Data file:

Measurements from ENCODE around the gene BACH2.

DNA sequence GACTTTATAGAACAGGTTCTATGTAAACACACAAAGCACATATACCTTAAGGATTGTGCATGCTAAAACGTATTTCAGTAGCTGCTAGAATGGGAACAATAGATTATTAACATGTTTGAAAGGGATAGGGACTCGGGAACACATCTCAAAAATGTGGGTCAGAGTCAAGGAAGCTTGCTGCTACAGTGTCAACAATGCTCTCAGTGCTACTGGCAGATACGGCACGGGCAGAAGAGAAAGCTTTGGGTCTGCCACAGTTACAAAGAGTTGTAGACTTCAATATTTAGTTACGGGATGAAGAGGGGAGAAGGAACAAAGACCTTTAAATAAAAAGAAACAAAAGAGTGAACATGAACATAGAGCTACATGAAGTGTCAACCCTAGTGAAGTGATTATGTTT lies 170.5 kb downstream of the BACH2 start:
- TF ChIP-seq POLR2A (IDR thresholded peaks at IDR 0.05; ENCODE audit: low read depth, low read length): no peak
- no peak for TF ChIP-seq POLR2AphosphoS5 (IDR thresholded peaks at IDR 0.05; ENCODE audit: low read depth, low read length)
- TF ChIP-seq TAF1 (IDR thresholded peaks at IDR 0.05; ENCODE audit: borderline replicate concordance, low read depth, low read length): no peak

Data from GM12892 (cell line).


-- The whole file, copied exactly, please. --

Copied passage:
Measurements from ENCODE around the gene BACH2.

DNA sequence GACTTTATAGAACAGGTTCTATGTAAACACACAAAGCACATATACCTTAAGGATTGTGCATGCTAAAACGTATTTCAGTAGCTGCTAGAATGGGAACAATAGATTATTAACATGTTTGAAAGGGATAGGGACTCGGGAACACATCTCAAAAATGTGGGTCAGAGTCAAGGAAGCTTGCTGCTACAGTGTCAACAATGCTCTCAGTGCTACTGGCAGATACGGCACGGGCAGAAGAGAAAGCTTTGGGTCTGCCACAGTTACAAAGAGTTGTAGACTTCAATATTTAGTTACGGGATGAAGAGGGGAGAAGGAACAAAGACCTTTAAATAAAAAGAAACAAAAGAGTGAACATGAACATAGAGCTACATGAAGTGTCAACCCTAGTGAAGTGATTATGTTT lies 170.5 kb downstream of the BACH2 start:
- TF ChIP-seq POLR2A (IDR thresholded peaks at IDR 0.05; ENCODE audit: low read depth, low read length): no peak
- no peak for TF ChIP-seq POLR2AphosphoS5 (IDR thresholded peaks at IDR 0.05; ENCODE audit: low read depth, low read length)
- TF ChIP-seq TAF1 (IDR thresholded peaks at IDR 0.05; ENCODE audit: borderline replicate concordance, low read depth, low read length): no peak

Data from GM12892 (cell line).